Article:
Don’t Feed the Trolls: Steven DeKnight Proves Mean People Suck on Twitter

FULL DISCLOSURE: I am an unashamed Steven DeKnight homer. His direction — most importantly — his writing on Spartacus and one of the best things ever seen on Netflix in Daredevil: Season One is thought-provoking and brilliant skill at work. Period. Now, on with the show.


As we prepare to behold Jupiter’s Legacythe Mark Millar Image comic being adapted for Netflix by DeKnight, he continues to show his pride for bringing us Daredevil.

And well he should. Do you know anyone who has expressed some butthurt feelings over the show being canceled and its future still mysterious on any Disney-owned product (i.e., Hulu, FX, Disney+)? Well, that’s because of DeKnight.

If he didn’t bring us a show that would help revolutionize CBMs for TV viewing, we wouldn’t be having this conversation and #SaveDaredevil wouldn’t be a hashtag that has been attached to the starring roster and thousands of fans.

Speaking of Daredevil, DeKnight was at a Netflix auction recently when Gladiator’s…eh, Melvin Potter’s suit came up for bidding. DeKnight, being a dedicated nerd in his own right, wasn’t about to let that thing go easily.

Good on him! No one deserves to own that iconic suit more than him. That is, unless you ask this Lord of the Flies reject troll:

Twitter was an ingenious creation. It allows personal content between fans, friends, and even some foes. The largest problem of Twitter — you know, outside of not having a damn edit button — is it enables cowardice and cyberbullying.

As fans, we are entitled to our opinions. If you like something, share it. If you dislike something, talk about it. If you do, back it up with objective rationale, not subjective pissing and moaning like this douchenozzle. And comparing Daredevil’s suit to “Batnips”?! In what stratosphere is that even an equal comparison?

DeKnight seemed to agree as he expressed his opinion in a slightly direct fashion:

You see, DeKnight is a writer so he needed a diagrammable sentence to express his slight displeasure related to that claim. (In other words, he pimp-slapped this guy for pissing all over his hard work.)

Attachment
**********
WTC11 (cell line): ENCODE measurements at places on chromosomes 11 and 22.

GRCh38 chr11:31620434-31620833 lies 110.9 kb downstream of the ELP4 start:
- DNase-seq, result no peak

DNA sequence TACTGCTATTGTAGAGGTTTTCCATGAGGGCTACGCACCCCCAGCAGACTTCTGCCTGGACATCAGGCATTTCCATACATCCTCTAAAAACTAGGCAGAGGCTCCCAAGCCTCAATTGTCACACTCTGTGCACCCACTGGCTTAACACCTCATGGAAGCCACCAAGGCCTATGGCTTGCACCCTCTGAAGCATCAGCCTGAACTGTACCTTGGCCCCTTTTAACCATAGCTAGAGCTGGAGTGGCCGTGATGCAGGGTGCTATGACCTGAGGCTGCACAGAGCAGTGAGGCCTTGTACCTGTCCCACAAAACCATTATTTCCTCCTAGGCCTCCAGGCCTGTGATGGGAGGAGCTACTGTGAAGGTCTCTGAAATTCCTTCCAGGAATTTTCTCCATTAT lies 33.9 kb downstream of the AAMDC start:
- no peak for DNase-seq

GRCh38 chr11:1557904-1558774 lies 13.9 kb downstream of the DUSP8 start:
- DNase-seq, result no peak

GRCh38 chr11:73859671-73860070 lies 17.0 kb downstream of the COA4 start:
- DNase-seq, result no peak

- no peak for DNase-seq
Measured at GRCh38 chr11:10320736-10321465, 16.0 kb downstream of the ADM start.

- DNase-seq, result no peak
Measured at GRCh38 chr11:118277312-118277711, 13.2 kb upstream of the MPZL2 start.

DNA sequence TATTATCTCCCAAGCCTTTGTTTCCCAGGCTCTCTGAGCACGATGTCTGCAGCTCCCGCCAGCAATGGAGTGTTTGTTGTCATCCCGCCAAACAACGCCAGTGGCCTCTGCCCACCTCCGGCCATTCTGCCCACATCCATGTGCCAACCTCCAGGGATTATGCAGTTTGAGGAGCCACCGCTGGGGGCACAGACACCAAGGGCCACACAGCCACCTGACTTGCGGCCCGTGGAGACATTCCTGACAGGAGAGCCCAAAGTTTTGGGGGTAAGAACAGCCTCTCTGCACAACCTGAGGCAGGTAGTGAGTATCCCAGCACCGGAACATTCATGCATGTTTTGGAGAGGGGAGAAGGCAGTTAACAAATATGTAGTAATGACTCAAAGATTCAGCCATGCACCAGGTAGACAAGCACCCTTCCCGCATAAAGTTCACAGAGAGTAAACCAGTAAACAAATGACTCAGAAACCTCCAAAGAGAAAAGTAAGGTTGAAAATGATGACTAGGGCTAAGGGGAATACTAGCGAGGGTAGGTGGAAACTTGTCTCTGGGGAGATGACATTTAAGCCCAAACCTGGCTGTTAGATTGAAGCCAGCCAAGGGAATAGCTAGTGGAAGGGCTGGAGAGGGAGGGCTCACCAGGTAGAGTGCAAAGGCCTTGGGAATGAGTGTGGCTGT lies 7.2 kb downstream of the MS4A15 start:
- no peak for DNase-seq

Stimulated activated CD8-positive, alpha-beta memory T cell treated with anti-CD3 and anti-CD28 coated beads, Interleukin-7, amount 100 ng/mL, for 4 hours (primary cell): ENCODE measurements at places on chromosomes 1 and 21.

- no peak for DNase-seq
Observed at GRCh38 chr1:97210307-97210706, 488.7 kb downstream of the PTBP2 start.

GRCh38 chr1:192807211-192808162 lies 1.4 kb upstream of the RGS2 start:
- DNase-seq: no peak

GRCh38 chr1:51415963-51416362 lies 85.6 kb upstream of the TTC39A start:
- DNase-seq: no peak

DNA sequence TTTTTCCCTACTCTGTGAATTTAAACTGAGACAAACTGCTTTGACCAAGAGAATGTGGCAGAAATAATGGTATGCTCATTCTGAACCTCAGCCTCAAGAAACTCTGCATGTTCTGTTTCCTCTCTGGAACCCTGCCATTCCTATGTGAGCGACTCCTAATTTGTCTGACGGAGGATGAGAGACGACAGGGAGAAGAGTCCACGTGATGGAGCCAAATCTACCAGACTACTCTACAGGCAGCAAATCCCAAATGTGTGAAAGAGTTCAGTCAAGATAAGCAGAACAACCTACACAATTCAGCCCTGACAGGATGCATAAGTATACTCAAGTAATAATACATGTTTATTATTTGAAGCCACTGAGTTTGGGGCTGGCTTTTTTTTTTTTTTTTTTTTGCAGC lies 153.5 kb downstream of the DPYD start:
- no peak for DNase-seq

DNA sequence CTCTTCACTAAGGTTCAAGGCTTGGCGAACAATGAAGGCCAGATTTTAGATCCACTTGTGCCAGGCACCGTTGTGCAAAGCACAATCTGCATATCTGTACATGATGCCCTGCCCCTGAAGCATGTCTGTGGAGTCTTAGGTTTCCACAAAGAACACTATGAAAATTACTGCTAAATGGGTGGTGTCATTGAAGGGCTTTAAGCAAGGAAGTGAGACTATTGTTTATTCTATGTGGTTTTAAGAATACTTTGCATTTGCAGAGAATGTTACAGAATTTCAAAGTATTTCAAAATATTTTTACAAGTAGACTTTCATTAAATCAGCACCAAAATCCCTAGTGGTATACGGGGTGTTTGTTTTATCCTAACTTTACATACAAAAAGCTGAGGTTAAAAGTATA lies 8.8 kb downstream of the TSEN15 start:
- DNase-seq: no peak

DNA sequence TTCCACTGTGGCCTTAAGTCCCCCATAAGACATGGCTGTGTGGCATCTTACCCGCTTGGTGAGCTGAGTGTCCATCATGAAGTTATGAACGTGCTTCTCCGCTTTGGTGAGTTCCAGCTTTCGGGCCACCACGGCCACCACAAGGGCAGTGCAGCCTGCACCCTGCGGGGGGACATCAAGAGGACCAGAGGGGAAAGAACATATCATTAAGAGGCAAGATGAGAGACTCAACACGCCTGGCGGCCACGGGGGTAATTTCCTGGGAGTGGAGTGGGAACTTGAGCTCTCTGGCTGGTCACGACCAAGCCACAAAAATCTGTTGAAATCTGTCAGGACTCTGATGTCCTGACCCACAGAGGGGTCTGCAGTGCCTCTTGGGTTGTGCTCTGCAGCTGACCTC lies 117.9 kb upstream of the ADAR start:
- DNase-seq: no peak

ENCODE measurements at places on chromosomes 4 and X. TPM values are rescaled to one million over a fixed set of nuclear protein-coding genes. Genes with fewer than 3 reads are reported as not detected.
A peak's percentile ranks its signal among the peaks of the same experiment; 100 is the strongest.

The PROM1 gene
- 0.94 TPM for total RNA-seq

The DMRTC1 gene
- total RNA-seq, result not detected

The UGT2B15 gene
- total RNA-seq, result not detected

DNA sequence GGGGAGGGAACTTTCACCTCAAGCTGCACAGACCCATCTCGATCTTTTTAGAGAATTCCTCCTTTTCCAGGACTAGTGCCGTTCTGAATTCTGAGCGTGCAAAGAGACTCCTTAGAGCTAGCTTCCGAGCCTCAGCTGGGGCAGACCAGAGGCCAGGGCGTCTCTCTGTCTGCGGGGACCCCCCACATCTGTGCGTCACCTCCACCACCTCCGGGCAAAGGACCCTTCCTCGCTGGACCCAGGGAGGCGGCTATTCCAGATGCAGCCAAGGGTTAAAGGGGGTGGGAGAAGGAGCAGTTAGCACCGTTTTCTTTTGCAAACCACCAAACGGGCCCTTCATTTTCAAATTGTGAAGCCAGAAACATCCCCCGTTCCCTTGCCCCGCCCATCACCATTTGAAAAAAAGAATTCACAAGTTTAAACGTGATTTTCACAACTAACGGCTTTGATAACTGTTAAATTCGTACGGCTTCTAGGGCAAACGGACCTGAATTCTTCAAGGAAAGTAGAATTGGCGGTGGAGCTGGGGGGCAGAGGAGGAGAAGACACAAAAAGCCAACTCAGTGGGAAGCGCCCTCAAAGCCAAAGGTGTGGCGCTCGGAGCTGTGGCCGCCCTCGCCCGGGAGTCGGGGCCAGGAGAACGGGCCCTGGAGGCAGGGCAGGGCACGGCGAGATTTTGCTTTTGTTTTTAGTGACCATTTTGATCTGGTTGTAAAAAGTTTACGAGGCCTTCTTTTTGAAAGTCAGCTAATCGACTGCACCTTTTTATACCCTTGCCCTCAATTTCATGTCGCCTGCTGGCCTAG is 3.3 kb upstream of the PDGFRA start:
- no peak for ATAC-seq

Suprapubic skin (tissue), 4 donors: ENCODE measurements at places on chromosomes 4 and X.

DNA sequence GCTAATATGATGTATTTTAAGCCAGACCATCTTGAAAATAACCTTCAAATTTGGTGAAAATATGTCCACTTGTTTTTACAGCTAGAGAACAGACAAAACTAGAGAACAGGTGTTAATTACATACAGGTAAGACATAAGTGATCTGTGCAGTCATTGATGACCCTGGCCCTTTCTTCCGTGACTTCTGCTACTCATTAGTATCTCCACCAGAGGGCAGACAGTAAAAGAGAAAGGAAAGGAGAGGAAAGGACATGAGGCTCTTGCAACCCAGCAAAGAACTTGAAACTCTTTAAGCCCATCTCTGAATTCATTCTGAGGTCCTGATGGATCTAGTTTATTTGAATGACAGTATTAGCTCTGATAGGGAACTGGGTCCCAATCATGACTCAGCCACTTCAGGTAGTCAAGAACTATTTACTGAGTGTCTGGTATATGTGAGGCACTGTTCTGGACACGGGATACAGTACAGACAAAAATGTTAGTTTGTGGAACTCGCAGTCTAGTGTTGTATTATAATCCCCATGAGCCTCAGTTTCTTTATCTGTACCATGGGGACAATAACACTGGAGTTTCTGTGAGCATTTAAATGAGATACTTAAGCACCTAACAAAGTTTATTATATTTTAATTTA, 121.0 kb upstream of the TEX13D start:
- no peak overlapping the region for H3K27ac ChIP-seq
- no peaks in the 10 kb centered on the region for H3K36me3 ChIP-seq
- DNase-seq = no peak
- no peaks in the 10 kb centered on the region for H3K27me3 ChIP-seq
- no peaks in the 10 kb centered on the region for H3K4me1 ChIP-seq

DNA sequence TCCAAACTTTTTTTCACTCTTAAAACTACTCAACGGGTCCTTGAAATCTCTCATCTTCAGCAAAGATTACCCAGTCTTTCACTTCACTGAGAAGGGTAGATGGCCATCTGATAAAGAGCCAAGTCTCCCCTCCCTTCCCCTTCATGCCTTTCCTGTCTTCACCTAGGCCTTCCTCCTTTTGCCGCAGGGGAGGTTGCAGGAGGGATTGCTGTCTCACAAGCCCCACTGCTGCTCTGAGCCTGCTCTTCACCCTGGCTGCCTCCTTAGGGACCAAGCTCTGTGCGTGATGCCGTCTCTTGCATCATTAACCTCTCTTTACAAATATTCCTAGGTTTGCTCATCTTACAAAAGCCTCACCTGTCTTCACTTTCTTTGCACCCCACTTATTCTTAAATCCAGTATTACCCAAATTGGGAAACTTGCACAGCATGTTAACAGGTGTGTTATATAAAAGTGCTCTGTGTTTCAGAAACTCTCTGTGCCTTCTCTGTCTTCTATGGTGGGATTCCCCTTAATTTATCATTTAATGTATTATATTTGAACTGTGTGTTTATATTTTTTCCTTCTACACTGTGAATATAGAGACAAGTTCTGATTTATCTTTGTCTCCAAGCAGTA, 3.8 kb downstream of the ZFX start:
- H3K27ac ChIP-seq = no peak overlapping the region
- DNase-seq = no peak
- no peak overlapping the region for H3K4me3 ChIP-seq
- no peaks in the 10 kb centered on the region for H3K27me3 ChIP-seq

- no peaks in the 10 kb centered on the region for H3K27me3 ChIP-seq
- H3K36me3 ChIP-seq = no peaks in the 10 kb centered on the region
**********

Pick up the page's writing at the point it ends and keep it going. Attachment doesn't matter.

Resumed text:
Do Your Homework to be a Twit

dardevil suit

Again, have your opinion but back it with reasoning. Then, be open-minded enough to debate why someone agrees or disagrees with your opinion.

We can’t get that in Washington or maybe at your job, but when nerds act like owners of a franchise — Marvel, DC, Game of Thrones…should I go on — and all they did was buy a subscription or movie ticket? That doesn’t remote qualify you to degrade someone’s vision, namely when you can’t even see what’s in front of your face.

May I serve you a nice, warm glass of Shut-the-Hell-Up?

Of course, the same self-entitled cowards of Twitter decided to pelt DeKnight following that two-word disagreement. This is how you can tell the lazy people on Twitter. They don’t read or research anything. They see one tweet and believe they have all the information they need to formulate an exact opinion.

We see that at MoviesMatrix. Strong opinions (bathed in research). Great ideas for stories. Wholly dedicated fans of the geek. We pour hours into a single post — thinking, writing, editing. Then, comes the tweet to share it.

That’s when a (very) minor subsection of Twitter’s cold underbelly rears its ugly head and closes it eyes. They don’t read the damn postThere is no research, no fact-finding. Just a spark of the veritable short fuse when they read 200 characters and assume they know it all.

They don’t and this post from DeKnight proves it:

Not for nothing, but he’s not alone in that assessment:

Annnnnnnd scene. 

Of course, DeKnight had as much as he cared to handle from Marco the mercurial genital wart of social media, so he blocked him. And why?

 

The Morale of the Story:

If you want to disagree with someone whom would you would never, ever meet, Twitter allows you that access, but grow up and be a human being. When your ass is showing like that, it leaves a draft for the rest of us.


Featured Image: Courtesy of Bounding Into Comics

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